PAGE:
SPEX airborne is a multi-angle spectro-polarimeter payload designed to fly onboard NASA’s high altitude research aircraft ER-2 where it performs remote sensing measurements of aerosol and cloud particles.
Aerosol refers to small solid or liquid particles suspended in the Earth’s atmosphere, like fine dust, smoke, pollen or soot. These particles scatter or absorb (sun)light. Analysis of scattered light provides information about properties like size, shape, and chemical composition of these aerosols. This information is needed to study the impact of aerosols on climate and air quality. See remote sensing of aerosols.
Spectral modulation for polarimetric accuracy
For the characterization of aerosols, it is of utmost importance to measure the degree of polarization with very high accuracy (far below the 1% level). In order to achieve this high polarimetric accuracy, SPEX airborne employs the method of spectral modulation to measure the degree of linear polarization (DoLP) of sunlight scattered by the Earth’s atmosphere and the particles therein.
The degree of linear polarization is encoded onto the 400-800nm spectrum in the form of sinusoidal variation of the intensity with wavelength. As a consequence radiance and polarization are captured without moving parts in a single measurement with a single aperture without parallax allowing for high polarimetric accuracy. From calibration measurements performed at NASA-JPL facilities it is found that SPEX airborne has an DoLP error of less than 0.2% over the entire wavelength range.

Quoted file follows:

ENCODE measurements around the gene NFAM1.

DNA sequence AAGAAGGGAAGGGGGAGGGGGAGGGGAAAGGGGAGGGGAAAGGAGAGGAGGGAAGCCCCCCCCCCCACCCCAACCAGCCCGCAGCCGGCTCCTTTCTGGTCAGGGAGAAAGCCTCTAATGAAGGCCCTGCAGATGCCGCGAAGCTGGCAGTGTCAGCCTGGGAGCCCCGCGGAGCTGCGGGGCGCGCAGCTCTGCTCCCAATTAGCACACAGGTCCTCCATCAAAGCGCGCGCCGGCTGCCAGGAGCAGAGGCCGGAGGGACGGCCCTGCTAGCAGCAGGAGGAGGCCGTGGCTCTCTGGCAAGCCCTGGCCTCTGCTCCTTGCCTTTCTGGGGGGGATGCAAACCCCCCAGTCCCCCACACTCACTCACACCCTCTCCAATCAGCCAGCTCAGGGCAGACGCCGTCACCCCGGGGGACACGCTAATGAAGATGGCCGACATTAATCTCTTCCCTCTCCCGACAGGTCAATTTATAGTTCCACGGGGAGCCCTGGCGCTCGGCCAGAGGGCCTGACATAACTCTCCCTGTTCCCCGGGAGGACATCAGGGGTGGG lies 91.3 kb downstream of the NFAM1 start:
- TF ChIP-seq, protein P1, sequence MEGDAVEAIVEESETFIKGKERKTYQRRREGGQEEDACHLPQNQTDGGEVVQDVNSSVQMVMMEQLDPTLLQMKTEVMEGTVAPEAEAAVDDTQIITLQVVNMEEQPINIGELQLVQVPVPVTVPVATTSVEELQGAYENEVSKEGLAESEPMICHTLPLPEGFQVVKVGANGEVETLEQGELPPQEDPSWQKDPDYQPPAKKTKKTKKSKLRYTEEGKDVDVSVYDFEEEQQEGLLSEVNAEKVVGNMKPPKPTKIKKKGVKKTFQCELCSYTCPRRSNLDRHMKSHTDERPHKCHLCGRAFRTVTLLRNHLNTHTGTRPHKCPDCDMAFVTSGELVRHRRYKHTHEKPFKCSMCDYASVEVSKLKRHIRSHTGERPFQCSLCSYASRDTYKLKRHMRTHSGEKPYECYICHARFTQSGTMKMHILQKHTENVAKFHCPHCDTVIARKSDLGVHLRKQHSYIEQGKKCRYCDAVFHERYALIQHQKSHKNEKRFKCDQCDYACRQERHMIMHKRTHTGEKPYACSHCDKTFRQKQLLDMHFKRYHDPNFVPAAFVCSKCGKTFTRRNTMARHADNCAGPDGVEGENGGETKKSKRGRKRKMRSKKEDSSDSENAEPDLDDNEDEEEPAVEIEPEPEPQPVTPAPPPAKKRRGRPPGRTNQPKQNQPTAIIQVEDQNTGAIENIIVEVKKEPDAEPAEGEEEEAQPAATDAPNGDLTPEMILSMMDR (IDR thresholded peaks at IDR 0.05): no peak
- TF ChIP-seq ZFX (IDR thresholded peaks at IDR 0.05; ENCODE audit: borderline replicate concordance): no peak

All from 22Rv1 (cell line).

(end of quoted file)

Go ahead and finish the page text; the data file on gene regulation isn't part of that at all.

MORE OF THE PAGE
The first SPEX prototype instrument was developed in 2010 by a Dutch public-private consortium led by SRON, showing excellent results in the lab. Subsequently, the prototype participated in ground-based aerosol campaigns at the Cabauw meteorological site, in collaboration with the RIVM (the Dutch National Institute for Public Health and the Environment). These first good real measurements raised the interest of NASA to fly the airborne version of SPEX on their ER-2 high altitude research aircraft, together with other (US) aerosol instruments. Only satellite missions allow for a global and consistent view of the Earth. Therefore, this is the next step on the SPEX roadmap. See instrument development of the Earth programme for more information.
|Performance Specifications SPEX airborne instrument|
|Spectral range||400-800 nm|
|Spectral resolution polarization||20 nm|
|Spectral resolution radiance||2 nm|
|Viewing directions||0°, ±14°, ±28°, ±42°, ±56°|
|Field of view per viewing direction||7°×1.0° (cross × along track)|
|Accuracy Degree of Linear Polarization||< 0.002+0.005*DoLP|
|Accuracy Spectral radiance||< 2%|
|Mass SPEX airborne (total)||65 kg|
|Mass optical subsystem||1 kg|
|Dimensions||1320 x 470 x 718 mm3|
|Dimensions optical subsystem||145 x 115 x 40 mm3|
- SPEX technical pages
- Video The Maiden Flight of SPEX airborne
- Video The Making of SPEX airborne